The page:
Can I Earn Royalties Anytime Someone Resells My NFT? + Other Artists’-Rights Questions, Answered
Plus, why exactly is Taylor Swift re-recording all her music? And can I use any photograph I take of an artist's work in a museum?
Have you ever wondered what your rights are as an artist? There’s no clear-cut textbook to consult—but we’re here to help. Katarina Feder, a vice president at Artists Rights Society, is answering questions of all sorts about what kind of control artists have—and don’t have—over their work.
Do you have a query of your own? Email [email protected] and it may get answered in an upcoming article.
I’m an artist who’s interested in making an NFT and I’ve heard that I can put something in the code that ensures I get paid whenever the NFT is re-sold. How does that work?
As someone who has gone deep into NFT land, I can report that there is a lot of misinformation out there. Folks looking to land a deal will supply artists with a long list of the purported benefits associated with NFTs, and the truth is always far more complicated.
In theory, NFTs give creators the ability to set their own terms—including on resale royalties. While I could not be happier that the private sector has embraced this concept, it’s important to remember we are dealing with extremely new technology. As a result, there are plenty of ways for buyers to skirt the rules. Chief among them: NFT marketplaces are not yet interoperable. That means if a user buys on one ethereum-based platform and resells it on another, the buyer and seller can get around the resale terms by taking the transaction “off chain.”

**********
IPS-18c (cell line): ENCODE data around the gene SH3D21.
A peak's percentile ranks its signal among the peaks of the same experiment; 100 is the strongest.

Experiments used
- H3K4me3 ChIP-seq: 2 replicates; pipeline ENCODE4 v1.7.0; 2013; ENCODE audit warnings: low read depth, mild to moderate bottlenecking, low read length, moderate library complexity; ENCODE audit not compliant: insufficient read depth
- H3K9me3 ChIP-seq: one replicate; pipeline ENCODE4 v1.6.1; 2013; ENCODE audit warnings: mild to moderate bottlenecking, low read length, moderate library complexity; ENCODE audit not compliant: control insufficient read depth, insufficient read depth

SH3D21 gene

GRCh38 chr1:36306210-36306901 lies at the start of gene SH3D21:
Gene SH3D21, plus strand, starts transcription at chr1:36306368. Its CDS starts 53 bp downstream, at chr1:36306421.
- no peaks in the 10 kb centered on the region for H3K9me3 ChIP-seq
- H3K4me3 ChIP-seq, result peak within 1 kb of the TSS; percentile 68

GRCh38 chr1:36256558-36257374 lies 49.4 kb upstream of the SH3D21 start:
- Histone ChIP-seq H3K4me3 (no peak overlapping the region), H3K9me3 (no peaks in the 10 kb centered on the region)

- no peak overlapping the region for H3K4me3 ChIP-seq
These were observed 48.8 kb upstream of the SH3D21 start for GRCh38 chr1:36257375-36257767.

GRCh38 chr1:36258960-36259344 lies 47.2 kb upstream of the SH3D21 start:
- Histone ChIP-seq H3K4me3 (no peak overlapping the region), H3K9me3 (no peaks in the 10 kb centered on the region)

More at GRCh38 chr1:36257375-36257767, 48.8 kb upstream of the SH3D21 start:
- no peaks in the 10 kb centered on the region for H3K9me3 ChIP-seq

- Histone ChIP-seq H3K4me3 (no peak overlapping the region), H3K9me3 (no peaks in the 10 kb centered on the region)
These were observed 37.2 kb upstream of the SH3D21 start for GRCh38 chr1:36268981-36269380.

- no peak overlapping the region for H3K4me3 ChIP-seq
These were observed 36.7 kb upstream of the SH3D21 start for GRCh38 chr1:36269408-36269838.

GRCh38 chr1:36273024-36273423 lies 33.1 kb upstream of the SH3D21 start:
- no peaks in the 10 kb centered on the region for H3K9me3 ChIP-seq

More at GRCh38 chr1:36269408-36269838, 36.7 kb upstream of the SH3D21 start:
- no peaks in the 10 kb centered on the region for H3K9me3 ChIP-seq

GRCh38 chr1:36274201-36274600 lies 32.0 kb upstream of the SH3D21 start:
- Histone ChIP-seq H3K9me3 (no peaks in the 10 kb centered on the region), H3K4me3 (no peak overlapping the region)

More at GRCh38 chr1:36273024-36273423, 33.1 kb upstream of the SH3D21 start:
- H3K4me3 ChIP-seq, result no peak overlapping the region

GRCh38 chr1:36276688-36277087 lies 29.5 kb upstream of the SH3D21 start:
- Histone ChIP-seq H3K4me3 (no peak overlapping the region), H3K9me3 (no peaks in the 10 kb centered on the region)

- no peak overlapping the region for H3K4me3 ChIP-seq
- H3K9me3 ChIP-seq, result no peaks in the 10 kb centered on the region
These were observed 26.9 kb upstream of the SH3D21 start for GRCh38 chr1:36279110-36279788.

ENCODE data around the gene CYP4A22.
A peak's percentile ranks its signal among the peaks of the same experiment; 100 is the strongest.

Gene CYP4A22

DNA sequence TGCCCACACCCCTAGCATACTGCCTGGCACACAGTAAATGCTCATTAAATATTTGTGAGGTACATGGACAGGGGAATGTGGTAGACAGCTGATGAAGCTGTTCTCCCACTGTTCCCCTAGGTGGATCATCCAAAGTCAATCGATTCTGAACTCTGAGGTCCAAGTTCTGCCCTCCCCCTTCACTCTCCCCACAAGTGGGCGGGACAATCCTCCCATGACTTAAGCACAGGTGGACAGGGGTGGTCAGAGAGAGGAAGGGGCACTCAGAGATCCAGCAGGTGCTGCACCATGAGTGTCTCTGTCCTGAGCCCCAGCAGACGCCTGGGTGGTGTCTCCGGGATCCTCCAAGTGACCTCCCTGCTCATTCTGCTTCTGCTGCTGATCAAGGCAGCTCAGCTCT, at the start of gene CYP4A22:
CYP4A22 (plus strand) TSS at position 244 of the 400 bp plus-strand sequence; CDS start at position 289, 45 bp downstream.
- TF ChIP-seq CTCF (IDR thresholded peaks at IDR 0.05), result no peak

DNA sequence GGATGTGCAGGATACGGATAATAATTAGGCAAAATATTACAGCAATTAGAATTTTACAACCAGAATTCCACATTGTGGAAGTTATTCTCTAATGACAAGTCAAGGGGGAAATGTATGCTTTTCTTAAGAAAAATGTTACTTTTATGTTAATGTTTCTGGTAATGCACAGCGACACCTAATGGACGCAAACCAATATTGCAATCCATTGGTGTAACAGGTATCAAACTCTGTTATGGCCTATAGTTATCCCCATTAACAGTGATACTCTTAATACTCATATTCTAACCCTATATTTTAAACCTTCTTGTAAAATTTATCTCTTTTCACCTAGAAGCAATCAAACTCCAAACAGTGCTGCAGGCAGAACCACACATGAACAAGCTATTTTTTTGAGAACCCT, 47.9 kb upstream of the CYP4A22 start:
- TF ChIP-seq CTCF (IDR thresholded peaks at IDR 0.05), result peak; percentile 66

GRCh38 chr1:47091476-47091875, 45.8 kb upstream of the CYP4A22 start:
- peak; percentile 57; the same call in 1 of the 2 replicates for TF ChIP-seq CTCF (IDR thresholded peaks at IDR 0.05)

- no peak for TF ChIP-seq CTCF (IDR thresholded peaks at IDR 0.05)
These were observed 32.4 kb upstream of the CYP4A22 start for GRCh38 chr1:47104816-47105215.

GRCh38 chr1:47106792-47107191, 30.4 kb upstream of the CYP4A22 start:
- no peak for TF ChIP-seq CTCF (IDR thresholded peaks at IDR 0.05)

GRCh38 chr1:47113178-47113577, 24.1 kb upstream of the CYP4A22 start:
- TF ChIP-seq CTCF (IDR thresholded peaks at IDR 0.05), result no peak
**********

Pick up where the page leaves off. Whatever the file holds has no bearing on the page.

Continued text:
(One notable exception is Top Shots, the NBA’s NFT marketplace for game clips sold like trading cards, which functions on its own proprietary chain called Flow. Top Shot NFTs can only be bought and sold on that chain.)
I do not doubt that future NFT technology will bring with it interoperability between marketplaces and more clear and defined rules. For the time being, however, keep creating, keep minting, and keep setting the terms for your own work. Just hope that others behave responsibly.
Why is Taylor Swift re-recording her first six albums? I’m reading all these articles about how the new songs are better, but was her major motivation aesthetic or legal?
Taylor Swift works in mysterious ways, and it’s often hard to guess why she does what she does. How, for example, can she be so consistently blindsided by the bad behavior of the A-listers she dates when their misdeeds are the subject of 75 percent of her artistic output?
Swift is a celebrated songwriter, so you might assume that she owns all the rights to her own music. In fact, her former label, Nashville’s Big Machine, owned the master recordings for her first six albums. That arrangement wasn’t actually so odd given how young Swift was when she started out. But imagine her chagrin when, in 2019, the label was acquired for $300 million in a private equity deal by Scooter Braun, a talent manager credited with discovering Justin Bieber and with whom Swift already had beef. One year later, Braun sold the Swift masters to the Disney family’s Shamrock Holdings for another $300 million, part of a recent fervor for song catalogues as investment vehicles that we’ve covered before in this column.
You can see why Swift was upset. All joking aside, her music is very personal, so the idea that it could be sold twice for such astronomical amounts without her receiving a dime must have been infuriating. (Though it’s still a cakewalk compared to what happens to many artists at auction, of course! ARS is currently lobbying Congress for resale rights.) A helpful graphic from The Wall Street Journal demonstrates Swift’s problem here: there’s the song and the recording. Swift wrote the songs, and owns the rights to play them at concerts, but doesn’t own those original recordings that Shamrock intends to play over and over in elevators until we die.